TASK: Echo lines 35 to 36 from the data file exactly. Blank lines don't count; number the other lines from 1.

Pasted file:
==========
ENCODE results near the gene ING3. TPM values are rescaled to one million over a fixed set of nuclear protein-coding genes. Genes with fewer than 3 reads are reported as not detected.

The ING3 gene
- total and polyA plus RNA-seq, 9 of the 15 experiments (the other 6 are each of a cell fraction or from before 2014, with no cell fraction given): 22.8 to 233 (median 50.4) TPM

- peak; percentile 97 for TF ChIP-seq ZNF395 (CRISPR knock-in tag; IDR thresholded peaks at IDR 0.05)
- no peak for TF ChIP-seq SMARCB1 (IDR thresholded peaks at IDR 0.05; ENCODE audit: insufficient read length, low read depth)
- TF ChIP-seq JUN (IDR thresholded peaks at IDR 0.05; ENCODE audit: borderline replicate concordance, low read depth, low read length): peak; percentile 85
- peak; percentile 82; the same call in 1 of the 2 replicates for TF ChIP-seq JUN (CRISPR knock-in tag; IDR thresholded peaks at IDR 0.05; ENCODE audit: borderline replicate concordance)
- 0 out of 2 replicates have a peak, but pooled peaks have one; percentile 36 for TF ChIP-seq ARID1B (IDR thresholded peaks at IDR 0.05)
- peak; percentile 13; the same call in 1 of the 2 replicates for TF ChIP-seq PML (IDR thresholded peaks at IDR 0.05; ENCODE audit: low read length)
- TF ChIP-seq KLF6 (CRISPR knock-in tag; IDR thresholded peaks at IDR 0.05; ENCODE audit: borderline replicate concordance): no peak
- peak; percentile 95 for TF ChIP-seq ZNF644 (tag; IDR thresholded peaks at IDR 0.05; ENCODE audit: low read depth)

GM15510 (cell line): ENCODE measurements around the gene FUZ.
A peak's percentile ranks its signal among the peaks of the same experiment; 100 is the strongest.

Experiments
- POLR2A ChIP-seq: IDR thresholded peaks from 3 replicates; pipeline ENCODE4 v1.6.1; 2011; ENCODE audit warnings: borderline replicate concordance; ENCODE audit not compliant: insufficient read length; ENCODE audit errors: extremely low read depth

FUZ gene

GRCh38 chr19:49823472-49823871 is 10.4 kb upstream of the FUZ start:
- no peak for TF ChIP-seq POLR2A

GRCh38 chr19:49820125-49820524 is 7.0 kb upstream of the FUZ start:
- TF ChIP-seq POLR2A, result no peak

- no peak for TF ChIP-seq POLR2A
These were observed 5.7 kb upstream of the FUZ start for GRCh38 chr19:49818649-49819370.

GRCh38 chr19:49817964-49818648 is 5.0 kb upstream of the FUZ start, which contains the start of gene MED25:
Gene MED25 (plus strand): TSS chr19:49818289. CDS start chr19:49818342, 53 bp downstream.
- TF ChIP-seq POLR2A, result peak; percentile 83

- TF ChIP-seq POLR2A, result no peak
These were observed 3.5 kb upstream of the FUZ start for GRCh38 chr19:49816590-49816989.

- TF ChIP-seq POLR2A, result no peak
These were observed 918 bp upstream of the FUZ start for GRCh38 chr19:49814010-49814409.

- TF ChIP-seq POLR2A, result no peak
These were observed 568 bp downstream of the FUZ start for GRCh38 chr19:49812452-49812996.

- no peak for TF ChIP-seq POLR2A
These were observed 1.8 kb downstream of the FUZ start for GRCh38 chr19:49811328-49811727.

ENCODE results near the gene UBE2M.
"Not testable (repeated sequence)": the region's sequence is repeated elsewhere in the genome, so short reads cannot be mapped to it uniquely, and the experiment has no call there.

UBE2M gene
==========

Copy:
"Not testable (repeated sequence)": the region's sequence is repeated elsewhere in the genome, so short reads cannot be mapped to it uniquely, and the experiment has no call there.

UBE2M gene